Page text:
While in solutions using single or multiple heating resistors, among devices with typical dimensions similar to the ones studied here, typical temperature variation ranges reach values of 50–60 °C during the heating process, the solutions analyzed here led to more homogeneous heating processes [10,31,32], especially those based on the use of conductive thread with Ag nanoparticles and ink with carbon particles. The use of Peltier devices also leads to variation ranges around 40–50 °C in the heated zone, although differences of more than 70 °C between both sides of the Peltier device have been registered, which has proved to be useful for sequential activations [19]. Resistive and inductive heating, using coils embedded into the devices, also leads to important variation ranges [10] and the mechanical influence of the embedded coils can be problematic for the training and recovery stages. However, induction heating is probably the best strategy for a homogeneous heating, when using shape memory polymers with embedded nanoparticles, with the advantage of being contact-less, which can promote the activation of implantable devices from outside the patient’s body [33,34,35]. Although some of the references [20,33] do not provide a quantitative evaluation of temperature differences among the polymer during the heating process, the process is highlighted as homogeneous.
In addition, the excellent review by Leng and colleagues [16] includes interesting thermographs, in which such typical variation ranges, for solutions based on nanoparticles, can be clearly appreciated.
When comparing the proposed low-cost electrotextile or conductive coatings with more advanced solutions based on the use of distributed nanoparticles, it is also important to highlight a limitation of our approach. Embedded nanoparticles can heat the whole volume of the part homogeneously, while the heating textiles and paints discussed here act only on the surface level and can lead to important temperature and even stress gradients through the cross section of the probes, especially if the thickness is higher than 5 mm. In the experiments presented here, the 2 mm thickness of probes and devices helped to limit the cross-sectional temperature gradients below 5 °C, but the mentioned limitation has to be taken into account when using our strategy to activate shape-changes of thicker parts.
Another interesting alternative, for promoting homogeneous and effective heating, is the use of the shape memory polymer as a wave guide for a laser that heats the polymer, typically referred to as light activation [21]. The heating process seems to be also very uniform, although exact quantification is not included and the prototypes shown in the mentioned reference are very thin devices, which may promote uniformity. It will be interesting to follow progress in the different strategies, as well as combinations among them, especially due to the continuously evolving families of shape memory polymers [32,34], to novel approaches enabling tunable multi-shape memory effects [36] and to recent advances in self-healing applications [37,38,39,40], where homogeneous heating is a critical aspect.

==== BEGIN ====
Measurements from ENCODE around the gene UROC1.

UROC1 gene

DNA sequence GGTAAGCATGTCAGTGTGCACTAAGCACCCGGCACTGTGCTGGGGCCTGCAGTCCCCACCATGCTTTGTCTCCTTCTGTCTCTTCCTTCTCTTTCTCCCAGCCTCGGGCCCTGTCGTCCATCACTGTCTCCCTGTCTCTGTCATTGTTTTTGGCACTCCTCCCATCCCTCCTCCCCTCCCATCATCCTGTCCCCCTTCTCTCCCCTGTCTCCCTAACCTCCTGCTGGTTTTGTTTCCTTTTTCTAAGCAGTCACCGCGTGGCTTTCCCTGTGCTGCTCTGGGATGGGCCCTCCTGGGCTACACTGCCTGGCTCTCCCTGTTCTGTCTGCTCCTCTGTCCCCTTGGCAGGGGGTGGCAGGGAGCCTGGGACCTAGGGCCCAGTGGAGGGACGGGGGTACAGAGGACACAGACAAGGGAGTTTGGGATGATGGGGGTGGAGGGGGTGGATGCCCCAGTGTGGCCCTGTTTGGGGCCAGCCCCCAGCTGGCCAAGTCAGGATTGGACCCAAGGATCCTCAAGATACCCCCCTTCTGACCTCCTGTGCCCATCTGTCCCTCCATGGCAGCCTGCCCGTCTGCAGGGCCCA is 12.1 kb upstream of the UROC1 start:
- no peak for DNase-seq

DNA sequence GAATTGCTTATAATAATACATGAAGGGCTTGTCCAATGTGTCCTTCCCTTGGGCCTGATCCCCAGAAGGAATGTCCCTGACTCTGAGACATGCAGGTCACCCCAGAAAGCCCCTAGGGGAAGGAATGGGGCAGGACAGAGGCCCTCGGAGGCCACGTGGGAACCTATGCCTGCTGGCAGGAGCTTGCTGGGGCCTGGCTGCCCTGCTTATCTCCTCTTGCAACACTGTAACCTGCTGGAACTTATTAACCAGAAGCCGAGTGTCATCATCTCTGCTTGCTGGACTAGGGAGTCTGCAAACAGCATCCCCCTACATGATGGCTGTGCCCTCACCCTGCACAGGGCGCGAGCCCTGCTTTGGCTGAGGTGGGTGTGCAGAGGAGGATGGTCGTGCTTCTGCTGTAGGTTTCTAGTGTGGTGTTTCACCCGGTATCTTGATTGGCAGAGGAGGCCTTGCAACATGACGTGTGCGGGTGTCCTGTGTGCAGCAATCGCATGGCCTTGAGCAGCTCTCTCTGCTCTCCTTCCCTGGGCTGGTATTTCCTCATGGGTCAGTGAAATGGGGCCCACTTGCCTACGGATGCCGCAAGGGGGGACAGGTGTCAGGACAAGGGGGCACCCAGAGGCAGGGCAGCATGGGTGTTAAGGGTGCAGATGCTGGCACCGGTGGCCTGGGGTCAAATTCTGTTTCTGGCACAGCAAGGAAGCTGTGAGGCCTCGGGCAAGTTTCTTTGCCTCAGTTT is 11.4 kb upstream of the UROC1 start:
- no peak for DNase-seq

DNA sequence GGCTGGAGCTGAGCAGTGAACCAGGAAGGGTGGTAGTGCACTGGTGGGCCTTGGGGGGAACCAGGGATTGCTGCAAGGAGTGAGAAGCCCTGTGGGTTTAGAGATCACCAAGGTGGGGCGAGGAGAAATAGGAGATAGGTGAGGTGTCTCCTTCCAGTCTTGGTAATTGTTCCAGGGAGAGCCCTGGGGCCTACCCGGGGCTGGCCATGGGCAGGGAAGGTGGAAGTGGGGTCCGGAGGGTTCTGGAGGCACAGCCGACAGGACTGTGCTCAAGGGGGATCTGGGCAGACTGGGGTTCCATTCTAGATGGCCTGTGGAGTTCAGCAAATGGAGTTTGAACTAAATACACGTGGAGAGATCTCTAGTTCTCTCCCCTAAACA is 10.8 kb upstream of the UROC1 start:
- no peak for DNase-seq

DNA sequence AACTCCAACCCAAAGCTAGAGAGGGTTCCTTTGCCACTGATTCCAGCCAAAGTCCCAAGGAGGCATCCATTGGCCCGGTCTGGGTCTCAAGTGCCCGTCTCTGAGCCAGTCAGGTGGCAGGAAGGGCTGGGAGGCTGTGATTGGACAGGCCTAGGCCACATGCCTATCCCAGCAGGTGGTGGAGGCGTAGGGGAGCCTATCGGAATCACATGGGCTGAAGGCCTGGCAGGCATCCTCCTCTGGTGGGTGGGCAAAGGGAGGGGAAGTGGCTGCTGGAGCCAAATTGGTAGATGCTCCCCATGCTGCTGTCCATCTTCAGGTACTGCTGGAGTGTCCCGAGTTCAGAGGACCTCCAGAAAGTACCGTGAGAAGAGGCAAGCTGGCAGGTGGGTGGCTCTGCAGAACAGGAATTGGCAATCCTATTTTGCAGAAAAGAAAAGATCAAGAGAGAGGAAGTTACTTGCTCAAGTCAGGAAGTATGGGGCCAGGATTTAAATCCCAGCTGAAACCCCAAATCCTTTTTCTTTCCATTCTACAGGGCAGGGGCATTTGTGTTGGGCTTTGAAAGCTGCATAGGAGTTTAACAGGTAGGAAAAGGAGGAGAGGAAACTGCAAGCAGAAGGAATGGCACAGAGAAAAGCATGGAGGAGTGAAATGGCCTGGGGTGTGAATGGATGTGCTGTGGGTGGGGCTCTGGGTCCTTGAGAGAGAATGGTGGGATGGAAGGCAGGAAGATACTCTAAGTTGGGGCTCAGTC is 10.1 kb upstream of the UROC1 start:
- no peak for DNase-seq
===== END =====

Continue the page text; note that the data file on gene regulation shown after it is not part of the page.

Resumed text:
4. Conclusions

The present study has focused on interesting activation alternatives towards a more homogeneous and effective heating of shape memory polymers. These alternatives are based on coating shape-memory polymers with different kinds of conductive materials, including textiles, conductive threads and conductive paints, which stand out for their easy, secure, rapid and very cheap implementation. Different combinations of shape memory epoxy resin with several coating electrotextiles, conductive films, threads and paints were prepared, simulated with the help of thermal finite element method based resources and characterized using infrared thermography for validating the simulations and overall design process. A final application linked to an active catheter pincer has been detailed and the advantages of using distributed heating instead of punctual heating resistances has been verified and discussed.
Distributed heating and homogeneous surface activation has been achieved in several of the alternatives studied and the technical results, for low-thickness devices, are comparable to those obtained by using advanced shape memory nanocomposites, which have to deal with more complex synthesis, processing and security aspects, all of them having a relevant impact on final device prize. A comparative study of results from different heating strategies, also including information from previous experiences from our team, as well as data from groundbreaking research in the field of shape memory polymers, has been included and discussed. We believe that the materials, methods and results presented may be helpful for researchers in this area and that the solutions presented may be a low-cost alternative, or at least a good complement, to some other relevant strategies aimed at the homogeneous and effective activation of shape memory polymers. In any case, it will be interesting to see how the different activation possibilities evolve and complement each other in the coming years.

Acknowledgments

We would like to thank the reviewers for their detailed comments and motivating proposals for improvement. They have helped us to enhance paper quality and to include additional explanations and references linked to highly interesting novel shape-memory polymer based systems and applications.

Conflicts of Interest

The authors declare no conflict of interest.